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Nephrology Nurses Week celebrates those dedicated to serving the community

LBJ Medical Center dialysis staff from the west side, along with dialysis administrationLBJ Medical Center dialysis staff from the east side
Source: LBJ Dialysis Center

Pago Pago, AMERICAN SAMOA —  To honor the dedicated nephrology nurses who care for patients with kidney disease, the second full week in September each year is designated as Nephrology Nurses Week.

In 2019, Nephrology Nurses Week was celebrated Sept. 8-14. Together with registered nurses and licensed practical nurses, LBJ Dialysis Center took the opportunity to applaud and acknowledge all the staff who so diligently provide care to the residents of the territory with kidney disease.

Their vision, knowledge, skills, and unwavering dedication radiates in the care extended to the patients from 4a.m. when the Dialysis Center opens, to 9p.m., when the last equipment is cleaned and prepared for the next day’s patients.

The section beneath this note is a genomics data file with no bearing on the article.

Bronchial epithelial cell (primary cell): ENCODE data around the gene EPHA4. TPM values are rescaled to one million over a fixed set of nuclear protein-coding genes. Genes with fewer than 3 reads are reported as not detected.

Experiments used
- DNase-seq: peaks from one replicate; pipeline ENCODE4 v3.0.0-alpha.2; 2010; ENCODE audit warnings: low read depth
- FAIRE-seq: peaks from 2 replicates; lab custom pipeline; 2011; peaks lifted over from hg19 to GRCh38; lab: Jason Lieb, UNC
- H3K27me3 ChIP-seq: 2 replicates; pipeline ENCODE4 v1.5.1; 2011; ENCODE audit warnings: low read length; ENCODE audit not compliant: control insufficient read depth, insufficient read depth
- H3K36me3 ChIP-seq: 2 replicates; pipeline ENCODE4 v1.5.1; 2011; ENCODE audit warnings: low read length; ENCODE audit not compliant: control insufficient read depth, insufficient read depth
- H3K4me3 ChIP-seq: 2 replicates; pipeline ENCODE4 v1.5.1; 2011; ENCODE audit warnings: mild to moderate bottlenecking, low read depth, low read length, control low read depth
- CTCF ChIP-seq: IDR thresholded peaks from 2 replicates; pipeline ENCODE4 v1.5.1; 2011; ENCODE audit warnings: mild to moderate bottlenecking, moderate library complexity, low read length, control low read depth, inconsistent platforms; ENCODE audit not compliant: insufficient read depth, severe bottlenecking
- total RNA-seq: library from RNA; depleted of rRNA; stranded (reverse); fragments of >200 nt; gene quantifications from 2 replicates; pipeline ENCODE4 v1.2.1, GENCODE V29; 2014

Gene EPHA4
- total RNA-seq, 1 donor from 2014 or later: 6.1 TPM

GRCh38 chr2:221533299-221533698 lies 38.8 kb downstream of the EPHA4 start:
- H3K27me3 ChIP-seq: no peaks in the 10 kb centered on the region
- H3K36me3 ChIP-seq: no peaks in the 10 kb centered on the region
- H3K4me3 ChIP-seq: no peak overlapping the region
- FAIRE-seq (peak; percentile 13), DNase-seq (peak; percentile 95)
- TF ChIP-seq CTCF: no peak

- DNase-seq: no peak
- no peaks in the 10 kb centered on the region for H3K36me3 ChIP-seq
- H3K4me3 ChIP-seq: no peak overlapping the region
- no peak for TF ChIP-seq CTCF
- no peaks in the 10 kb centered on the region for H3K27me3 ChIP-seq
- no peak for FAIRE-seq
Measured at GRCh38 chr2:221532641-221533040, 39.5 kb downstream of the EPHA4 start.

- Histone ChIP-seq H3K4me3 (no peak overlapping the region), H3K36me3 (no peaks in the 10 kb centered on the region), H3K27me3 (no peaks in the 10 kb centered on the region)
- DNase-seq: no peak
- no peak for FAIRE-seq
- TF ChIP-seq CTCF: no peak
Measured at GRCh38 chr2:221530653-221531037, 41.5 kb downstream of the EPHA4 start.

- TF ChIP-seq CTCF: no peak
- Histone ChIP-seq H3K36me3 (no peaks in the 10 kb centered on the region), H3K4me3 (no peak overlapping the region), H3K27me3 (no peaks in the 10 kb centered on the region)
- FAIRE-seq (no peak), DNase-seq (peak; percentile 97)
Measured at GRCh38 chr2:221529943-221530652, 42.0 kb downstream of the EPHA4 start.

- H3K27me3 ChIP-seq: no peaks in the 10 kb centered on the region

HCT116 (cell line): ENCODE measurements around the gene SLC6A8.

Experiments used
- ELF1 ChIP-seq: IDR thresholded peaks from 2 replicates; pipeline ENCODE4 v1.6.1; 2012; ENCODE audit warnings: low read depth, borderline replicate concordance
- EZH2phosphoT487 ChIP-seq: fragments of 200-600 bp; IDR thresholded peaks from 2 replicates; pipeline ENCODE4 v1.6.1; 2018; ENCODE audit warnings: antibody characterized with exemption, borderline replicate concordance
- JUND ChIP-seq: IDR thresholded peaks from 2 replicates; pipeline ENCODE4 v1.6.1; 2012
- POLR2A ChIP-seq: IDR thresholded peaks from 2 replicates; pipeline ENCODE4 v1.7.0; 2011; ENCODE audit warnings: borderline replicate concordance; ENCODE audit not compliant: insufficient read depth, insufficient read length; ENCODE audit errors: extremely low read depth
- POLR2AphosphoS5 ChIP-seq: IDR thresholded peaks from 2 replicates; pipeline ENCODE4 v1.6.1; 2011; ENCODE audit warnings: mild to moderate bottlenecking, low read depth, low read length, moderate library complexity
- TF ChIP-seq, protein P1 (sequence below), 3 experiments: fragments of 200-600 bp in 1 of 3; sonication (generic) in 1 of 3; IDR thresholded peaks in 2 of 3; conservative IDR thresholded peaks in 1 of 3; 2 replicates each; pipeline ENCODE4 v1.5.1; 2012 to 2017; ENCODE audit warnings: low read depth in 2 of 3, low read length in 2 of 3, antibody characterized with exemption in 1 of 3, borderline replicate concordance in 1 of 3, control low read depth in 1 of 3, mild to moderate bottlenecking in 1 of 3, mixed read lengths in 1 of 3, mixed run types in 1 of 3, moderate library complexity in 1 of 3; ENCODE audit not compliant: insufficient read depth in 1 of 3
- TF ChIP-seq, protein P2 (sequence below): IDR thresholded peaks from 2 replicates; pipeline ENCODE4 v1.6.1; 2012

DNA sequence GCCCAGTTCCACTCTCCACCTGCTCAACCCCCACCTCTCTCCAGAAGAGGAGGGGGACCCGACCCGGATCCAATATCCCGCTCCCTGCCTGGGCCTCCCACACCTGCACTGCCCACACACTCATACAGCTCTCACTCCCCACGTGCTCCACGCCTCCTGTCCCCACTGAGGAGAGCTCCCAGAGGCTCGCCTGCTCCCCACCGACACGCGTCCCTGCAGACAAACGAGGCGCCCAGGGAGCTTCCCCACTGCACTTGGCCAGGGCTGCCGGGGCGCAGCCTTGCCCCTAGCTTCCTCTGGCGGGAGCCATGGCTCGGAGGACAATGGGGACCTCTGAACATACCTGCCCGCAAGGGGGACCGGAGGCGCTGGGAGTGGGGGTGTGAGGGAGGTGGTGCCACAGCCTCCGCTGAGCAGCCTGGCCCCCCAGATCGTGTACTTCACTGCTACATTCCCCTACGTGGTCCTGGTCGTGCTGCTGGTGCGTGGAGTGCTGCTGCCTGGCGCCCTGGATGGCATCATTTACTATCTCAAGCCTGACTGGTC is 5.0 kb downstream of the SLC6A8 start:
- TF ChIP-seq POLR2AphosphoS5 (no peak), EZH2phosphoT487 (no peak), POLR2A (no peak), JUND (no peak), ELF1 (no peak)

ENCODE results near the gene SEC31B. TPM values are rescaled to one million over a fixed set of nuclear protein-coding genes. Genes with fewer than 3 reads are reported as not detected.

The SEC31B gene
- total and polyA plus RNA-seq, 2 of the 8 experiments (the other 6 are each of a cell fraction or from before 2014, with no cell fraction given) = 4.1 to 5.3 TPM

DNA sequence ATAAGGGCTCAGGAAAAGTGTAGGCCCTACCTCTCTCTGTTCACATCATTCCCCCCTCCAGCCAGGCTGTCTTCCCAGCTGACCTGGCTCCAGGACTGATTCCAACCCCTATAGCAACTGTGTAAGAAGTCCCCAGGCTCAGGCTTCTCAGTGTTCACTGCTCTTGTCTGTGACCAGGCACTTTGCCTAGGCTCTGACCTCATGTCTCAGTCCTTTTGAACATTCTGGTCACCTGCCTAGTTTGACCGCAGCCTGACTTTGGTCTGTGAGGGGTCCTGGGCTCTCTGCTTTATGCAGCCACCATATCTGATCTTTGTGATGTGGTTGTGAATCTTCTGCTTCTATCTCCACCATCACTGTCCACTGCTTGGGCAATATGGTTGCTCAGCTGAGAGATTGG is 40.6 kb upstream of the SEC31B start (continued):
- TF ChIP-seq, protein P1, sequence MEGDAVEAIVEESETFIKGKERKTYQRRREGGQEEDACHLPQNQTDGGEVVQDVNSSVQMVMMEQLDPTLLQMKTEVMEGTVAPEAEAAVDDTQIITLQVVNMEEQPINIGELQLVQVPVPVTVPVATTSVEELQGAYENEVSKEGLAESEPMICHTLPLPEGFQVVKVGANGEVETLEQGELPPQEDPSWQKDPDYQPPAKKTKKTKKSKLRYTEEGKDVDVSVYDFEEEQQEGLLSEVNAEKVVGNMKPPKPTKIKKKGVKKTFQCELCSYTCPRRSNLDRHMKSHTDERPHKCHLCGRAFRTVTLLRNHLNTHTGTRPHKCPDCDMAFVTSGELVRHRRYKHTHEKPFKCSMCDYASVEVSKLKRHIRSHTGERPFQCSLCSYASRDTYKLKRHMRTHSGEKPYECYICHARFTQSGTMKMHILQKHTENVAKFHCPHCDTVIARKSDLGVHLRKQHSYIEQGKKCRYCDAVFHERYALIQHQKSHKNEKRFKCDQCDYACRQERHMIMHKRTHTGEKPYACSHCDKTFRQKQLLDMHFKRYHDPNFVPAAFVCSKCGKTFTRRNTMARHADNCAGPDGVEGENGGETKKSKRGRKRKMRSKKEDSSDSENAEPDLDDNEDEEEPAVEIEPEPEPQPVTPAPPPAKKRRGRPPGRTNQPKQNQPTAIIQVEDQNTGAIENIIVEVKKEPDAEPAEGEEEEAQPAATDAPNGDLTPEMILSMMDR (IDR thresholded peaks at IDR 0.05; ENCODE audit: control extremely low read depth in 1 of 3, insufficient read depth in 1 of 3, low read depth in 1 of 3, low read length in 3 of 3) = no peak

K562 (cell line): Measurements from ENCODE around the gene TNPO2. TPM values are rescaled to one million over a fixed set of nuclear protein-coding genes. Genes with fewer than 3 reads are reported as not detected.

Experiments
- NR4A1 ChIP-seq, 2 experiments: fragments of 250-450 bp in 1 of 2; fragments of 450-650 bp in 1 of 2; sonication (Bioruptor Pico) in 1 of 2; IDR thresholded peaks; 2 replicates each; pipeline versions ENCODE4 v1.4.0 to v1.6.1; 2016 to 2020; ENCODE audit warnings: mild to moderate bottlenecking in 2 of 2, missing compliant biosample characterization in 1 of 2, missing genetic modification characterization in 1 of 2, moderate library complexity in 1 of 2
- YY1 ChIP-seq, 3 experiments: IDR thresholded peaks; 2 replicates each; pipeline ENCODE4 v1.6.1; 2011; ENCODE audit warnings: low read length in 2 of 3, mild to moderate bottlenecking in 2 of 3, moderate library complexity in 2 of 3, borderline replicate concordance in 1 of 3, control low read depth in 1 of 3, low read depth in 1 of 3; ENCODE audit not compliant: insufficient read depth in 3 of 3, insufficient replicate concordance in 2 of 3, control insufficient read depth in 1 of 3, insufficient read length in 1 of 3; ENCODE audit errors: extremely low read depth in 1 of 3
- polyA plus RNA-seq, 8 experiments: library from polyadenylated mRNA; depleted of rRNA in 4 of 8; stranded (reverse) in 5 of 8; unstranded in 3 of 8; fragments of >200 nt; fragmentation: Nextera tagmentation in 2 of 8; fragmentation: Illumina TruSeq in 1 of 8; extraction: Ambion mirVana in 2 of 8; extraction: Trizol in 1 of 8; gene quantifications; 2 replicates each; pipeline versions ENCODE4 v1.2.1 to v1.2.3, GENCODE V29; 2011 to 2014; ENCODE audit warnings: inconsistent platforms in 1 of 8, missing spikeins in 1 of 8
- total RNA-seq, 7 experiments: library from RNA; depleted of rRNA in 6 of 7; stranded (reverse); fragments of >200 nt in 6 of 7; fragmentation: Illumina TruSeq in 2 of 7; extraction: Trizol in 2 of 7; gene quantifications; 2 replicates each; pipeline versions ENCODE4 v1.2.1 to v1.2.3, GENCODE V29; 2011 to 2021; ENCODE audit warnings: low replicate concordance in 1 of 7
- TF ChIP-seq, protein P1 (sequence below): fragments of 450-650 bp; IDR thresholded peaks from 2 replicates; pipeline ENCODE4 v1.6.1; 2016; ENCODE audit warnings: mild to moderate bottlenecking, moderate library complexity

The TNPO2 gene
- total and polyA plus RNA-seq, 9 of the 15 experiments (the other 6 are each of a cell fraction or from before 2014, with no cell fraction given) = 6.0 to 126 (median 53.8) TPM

The LBJ Dialysis Center is currently the only operating dialysis center in the territory. It opened its doors to patients in October 1980 with 4 hemodialysis chairs, 3 patients, and 3 registered nurses: Etenauga L. Lutu and Penelope Sekio, and Dr. Simpson.

Today, there are 32 hemodialysis chairs and over 170 patients per month. The 35-member dedicated staff under the close supervision of dialysis nursing director Olita Tafiti and facility administrator Savali S. Ulutu consists of registered nurses, licensed practical nurses, patient care technicians, certified clinical hemodialysis technicians and orderlies. 

This is also a perfect time to ignite public interest for residents and students interested in medical careers, to explore prospects in nephrology care. Not indifferent to the nursing shortage, nephrology nurses and certified technicians face extreme deficits in their specialized service area.

The LBJ Dialysis Center’s extensive training program and experience afforded employees has made them an attractive asset for mainlander employment agencies, adding to the already strained staffing issues.

Please take the time to recognize and say THANK YOU to these medical professionals for their commitment to improving the quality of life for residents of American Samoa with renal disease. God bless you all.